During his opening keynote speech, Ernie Harker, former marketing guru at Maverik Inc. and current consultant and author, shared advice on how to boost the odds of foodservice success despite the current difficulties presented by a struggling supply chain and a tight labor market.
Branding and its ability to convey a chain's individual qualities is particularly important in the convenience channel, as the vast majority of SKUs are common across most retailers, he said.
"It is imperative that we differentiate in some remarkable way," Harker said, noting that such differentiation is key in whether a customer comes to visit one c-store or its competitor across the street. While many c-store brands want to stay in "the safety zone" of not being too different from their competitors, this also means they are unlikely to be noticed, according to Harker.
Differentiation alone, however, is not enough.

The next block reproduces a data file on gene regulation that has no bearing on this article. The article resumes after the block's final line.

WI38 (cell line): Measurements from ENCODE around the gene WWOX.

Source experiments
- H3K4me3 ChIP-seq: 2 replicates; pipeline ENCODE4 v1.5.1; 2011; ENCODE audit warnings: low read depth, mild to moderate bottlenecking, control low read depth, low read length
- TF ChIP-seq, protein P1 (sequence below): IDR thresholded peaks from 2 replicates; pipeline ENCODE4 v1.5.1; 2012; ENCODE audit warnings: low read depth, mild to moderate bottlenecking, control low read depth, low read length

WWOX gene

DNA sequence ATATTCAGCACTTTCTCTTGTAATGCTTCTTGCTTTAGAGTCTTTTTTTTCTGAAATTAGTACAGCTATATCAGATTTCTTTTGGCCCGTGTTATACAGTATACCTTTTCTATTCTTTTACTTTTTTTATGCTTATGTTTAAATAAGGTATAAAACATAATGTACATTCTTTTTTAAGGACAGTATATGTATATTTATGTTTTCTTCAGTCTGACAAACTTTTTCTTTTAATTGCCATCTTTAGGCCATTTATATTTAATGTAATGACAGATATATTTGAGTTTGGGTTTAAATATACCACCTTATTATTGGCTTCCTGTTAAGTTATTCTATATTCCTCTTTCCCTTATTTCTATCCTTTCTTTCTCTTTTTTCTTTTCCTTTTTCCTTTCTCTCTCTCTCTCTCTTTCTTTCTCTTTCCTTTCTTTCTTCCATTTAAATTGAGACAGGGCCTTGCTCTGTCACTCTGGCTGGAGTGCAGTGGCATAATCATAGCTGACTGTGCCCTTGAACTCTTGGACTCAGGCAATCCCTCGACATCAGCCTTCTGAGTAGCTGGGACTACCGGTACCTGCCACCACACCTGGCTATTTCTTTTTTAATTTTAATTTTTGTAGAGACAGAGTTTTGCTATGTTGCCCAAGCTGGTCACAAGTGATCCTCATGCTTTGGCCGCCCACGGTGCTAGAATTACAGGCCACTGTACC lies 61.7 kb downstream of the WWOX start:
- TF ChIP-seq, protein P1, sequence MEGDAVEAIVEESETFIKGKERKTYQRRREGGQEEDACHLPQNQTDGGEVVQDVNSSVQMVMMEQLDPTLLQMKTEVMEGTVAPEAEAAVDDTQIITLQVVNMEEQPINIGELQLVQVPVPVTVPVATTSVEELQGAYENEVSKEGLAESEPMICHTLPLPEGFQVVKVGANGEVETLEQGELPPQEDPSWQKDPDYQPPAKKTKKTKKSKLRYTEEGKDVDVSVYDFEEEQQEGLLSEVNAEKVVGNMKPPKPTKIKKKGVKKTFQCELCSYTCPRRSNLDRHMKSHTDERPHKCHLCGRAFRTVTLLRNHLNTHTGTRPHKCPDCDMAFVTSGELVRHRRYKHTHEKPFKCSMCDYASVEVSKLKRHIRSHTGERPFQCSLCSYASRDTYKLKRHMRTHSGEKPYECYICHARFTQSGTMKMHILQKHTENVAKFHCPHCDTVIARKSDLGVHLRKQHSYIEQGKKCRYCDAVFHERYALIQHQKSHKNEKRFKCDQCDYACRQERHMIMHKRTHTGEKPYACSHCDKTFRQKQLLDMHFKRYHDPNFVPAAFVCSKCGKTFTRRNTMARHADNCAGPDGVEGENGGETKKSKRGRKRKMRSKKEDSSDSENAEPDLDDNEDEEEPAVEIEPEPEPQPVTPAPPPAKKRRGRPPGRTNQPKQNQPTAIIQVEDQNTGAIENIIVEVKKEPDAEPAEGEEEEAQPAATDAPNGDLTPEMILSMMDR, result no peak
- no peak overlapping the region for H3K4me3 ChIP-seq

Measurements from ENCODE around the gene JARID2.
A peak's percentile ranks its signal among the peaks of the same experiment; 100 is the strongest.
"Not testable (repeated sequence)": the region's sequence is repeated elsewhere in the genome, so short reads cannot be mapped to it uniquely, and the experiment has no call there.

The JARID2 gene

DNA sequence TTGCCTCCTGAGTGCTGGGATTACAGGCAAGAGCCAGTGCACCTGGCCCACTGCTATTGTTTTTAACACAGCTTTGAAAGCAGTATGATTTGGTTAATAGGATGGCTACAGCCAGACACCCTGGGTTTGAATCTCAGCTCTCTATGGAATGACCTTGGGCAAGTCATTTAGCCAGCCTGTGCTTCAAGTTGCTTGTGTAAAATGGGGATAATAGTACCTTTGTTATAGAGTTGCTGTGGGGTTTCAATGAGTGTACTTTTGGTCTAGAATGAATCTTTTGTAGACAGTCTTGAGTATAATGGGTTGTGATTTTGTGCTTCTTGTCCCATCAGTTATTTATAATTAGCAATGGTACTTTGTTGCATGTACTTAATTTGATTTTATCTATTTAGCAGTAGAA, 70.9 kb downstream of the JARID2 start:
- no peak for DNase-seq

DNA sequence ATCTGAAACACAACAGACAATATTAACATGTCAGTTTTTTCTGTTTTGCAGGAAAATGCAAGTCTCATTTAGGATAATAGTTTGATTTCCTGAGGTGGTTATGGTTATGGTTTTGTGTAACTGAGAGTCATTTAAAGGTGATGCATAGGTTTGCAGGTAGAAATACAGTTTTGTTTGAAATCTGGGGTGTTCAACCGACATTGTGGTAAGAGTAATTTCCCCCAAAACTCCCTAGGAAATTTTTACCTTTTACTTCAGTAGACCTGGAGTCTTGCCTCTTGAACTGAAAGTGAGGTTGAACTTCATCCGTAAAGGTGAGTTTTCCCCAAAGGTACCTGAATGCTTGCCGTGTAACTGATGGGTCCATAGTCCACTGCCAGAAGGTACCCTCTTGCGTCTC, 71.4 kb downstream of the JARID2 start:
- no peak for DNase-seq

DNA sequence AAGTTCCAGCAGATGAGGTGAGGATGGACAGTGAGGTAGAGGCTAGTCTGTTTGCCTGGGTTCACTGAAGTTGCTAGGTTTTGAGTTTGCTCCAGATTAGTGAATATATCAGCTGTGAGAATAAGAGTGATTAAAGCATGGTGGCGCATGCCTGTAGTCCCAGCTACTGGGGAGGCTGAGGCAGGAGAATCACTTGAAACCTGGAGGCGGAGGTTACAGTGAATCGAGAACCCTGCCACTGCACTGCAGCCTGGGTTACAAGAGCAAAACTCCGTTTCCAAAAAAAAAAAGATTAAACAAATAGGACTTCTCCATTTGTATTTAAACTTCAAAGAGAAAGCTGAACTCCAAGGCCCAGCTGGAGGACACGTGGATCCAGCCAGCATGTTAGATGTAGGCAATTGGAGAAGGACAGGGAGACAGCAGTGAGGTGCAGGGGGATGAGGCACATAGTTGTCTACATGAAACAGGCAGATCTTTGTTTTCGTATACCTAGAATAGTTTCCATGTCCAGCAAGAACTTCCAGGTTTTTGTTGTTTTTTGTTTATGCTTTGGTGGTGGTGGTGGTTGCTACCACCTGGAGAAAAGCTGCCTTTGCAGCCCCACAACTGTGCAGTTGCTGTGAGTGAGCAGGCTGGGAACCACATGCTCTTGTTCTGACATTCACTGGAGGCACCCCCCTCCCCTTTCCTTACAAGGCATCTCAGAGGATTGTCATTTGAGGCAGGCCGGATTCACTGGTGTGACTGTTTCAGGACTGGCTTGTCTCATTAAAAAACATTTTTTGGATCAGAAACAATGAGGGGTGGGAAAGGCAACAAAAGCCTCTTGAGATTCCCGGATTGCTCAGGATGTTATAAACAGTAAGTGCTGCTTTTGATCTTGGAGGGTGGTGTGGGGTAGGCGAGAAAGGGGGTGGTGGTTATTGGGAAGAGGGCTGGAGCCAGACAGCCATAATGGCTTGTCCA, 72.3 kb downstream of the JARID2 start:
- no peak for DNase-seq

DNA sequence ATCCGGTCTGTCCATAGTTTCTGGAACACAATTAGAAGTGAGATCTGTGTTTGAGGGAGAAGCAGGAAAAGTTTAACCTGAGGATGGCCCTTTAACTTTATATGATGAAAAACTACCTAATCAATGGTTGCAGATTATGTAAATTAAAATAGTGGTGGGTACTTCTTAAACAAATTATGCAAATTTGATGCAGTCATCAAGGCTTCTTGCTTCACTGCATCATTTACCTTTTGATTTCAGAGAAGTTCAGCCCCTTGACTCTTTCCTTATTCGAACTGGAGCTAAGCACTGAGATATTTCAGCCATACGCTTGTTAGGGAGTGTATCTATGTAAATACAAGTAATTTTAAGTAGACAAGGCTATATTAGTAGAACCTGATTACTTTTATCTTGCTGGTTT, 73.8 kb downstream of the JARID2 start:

"Great branding isn't just being different. Great branding allows you to tell the story of your unique brand," he explained.
Logos are a starting point, serving as a quick, visual shorthand to the full experience of visiting a particular c-store brand. Other steps to standing out recommended by Harker included:
Have a signature item/signature sides — For a c-store that focuses on chicken, it's not just about having chicken, but rather what makes that chicken awesome. The same applies to sides. He pointed to Rutter's giant grilled cheese sandwich, Casey's taco pizza, Wawa's seasonal Gobbler and the biscuits at Church's Chicken as examples of strong signature items.
Innovate — Innovation doesn't have to require the stretching of resources, which may be difficult to find these days amid gaps in the supply chain. McDonald's, for instance, was able to generate excitement by launching the limited-time Land, Air & Sea Sandwich, which required only standard ingredients shared by its main menu items.
Spread the word — Retailers should consider creative ways to reach out to influencers. Dropping off a complimentary order of food with a note at a radio station may or may not result in being mentioned on air, but it is a way of extending a brand's reach in a relatively inexpensive manner.